The latest failure came on Thursday, when the Illinois Educational Labor Relations Board denied the union’s request for a preliminary injunction to halt the Jan. 4 return date for preschoolers and some special education students and staff. The union had accused CPS of violating labor law by refusing to negotiate in good faith over a safe reopening.
The loss is a huge blow to the CTU, which has been at a toxic stalemate with CPS for months over bringing students back to the classroom, even for hybrid learning that would have children in schools only part time.
But the decision comes as good news, in our view, to the families of 77,000 students who have opted to return to in-person instruction. Remote learning, it seems, is simply not cutting it for these children’s educational and social well-being.
Read the full editorial from the Sun-Times Editorial Board here.

8:02 a.m. Countdown to anti-vaccine backlash
Welcome to the Chicago Sun-Times Latin Lockdown Workshop. Please direct your attention to the chalkboard, where I’ve written: “Post hoc ergo propter hoc.”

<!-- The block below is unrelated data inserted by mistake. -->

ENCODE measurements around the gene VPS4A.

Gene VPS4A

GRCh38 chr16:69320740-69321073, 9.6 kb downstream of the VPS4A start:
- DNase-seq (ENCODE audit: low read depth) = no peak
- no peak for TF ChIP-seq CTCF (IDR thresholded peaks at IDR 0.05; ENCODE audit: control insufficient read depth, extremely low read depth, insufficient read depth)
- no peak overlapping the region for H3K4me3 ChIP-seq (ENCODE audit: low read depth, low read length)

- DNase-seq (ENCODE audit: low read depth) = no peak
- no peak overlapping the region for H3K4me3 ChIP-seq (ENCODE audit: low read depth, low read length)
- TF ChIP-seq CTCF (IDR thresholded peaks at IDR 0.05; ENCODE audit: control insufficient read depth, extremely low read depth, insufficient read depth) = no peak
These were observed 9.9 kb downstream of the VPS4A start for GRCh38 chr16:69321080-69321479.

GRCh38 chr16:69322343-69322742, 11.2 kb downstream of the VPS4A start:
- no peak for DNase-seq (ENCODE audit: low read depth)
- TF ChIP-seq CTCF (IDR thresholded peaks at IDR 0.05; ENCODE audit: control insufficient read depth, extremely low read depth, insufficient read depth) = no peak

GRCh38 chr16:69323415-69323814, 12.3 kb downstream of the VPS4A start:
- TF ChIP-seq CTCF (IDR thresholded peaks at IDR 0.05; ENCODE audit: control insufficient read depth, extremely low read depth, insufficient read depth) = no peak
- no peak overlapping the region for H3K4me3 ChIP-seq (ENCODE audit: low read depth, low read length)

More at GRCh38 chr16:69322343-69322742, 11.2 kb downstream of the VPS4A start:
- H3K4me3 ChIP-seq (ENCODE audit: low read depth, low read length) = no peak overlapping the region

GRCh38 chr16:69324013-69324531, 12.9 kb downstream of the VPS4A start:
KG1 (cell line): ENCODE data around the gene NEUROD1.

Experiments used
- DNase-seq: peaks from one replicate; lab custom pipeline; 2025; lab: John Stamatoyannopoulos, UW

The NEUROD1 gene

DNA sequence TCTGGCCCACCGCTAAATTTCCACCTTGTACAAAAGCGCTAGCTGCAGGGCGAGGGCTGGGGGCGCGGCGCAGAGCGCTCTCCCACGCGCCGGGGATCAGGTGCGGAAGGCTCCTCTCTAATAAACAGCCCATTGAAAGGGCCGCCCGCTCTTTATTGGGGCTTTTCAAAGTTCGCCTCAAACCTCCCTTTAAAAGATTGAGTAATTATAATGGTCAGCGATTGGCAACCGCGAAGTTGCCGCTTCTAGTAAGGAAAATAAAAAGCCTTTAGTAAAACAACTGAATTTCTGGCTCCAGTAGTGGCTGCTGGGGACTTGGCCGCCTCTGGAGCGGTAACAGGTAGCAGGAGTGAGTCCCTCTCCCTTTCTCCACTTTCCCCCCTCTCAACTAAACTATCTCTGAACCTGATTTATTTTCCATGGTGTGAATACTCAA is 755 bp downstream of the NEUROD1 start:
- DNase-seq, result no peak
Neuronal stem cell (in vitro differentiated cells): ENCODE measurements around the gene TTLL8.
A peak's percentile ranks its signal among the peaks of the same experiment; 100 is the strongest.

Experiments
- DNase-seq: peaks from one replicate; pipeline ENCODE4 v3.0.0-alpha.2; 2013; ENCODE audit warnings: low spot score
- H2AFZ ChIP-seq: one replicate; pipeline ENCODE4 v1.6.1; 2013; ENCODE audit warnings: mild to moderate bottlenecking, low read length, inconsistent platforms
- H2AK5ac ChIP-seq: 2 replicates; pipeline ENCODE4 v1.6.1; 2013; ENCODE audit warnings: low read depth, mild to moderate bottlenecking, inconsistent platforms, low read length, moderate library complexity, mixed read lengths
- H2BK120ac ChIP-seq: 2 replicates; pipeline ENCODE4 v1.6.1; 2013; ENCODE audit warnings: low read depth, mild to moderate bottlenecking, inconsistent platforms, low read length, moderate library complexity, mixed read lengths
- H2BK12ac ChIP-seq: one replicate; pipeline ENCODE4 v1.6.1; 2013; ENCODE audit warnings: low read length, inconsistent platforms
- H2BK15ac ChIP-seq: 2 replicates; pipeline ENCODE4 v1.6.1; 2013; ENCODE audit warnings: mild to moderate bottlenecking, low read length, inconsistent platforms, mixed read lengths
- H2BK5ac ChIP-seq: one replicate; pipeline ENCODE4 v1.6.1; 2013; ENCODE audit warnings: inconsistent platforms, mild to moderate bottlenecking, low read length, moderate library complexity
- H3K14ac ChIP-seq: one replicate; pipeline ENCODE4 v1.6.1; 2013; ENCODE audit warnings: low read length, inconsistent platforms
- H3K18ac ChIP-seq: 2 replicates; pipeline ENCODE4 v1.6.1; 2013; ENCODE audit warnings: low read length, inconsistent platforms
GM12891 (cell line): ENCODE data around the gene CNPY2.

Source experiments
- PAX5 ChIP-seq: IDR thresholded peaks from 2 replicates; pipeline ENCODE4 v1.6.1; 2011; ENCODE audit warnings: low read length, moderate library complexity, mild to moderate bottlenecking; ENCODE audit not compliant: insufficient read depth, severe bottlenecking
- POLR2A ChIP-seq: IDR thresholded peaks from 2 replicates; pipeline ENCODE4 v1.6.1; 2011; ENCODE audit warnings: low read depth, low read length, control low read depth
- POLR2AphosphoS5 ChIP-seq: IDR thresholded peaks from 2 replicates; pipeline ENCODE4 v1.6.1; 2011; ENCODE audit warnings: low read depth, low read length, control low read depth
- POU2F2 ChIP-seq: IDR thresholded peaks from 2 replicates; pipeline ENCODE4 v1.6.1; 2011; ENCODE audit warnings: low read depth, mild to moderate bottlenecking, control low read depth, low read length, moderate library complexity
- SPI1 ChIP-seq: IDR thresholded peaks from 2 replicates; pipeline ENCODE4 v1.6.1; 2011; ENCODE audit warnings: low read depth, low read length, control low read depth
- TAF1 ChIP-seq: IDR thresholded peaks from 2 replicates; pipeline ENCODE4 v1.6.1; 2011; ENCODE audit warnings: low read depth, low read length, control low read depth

In English: “After this, therefore because of this.” It’s what we pointy-heads call a “logical fallacy,” the faulty circuit that connects you to a wrong conclusion when two events occur close together.
I mention it now because the joy of getting millions of vaccines to millions of American arms will be quickly followed by a backlash of imaginary bad results. That isn’t a crystal ball prediction; it’s a take-it-to-the-bank certainty. With the exception of a few extremely rare allergic reactions, the most common vaccine side effect will be passing soreness. But some getting the vaccine will blame it for later being hit by a bus. Post hoc ergo propter hoc.
“With the vaccine, you’ve got to be careful when you hear side effects,” said Dr. Michael Ruchim, a gastroenterologist at Northwestern Medicine well-versed in pharmaceutical trials. “The question arises, ‘Are they cause and effect? Or something random the person getting the vaccine was going to get anyway?’”
Read Neil Steinberg’s full column here.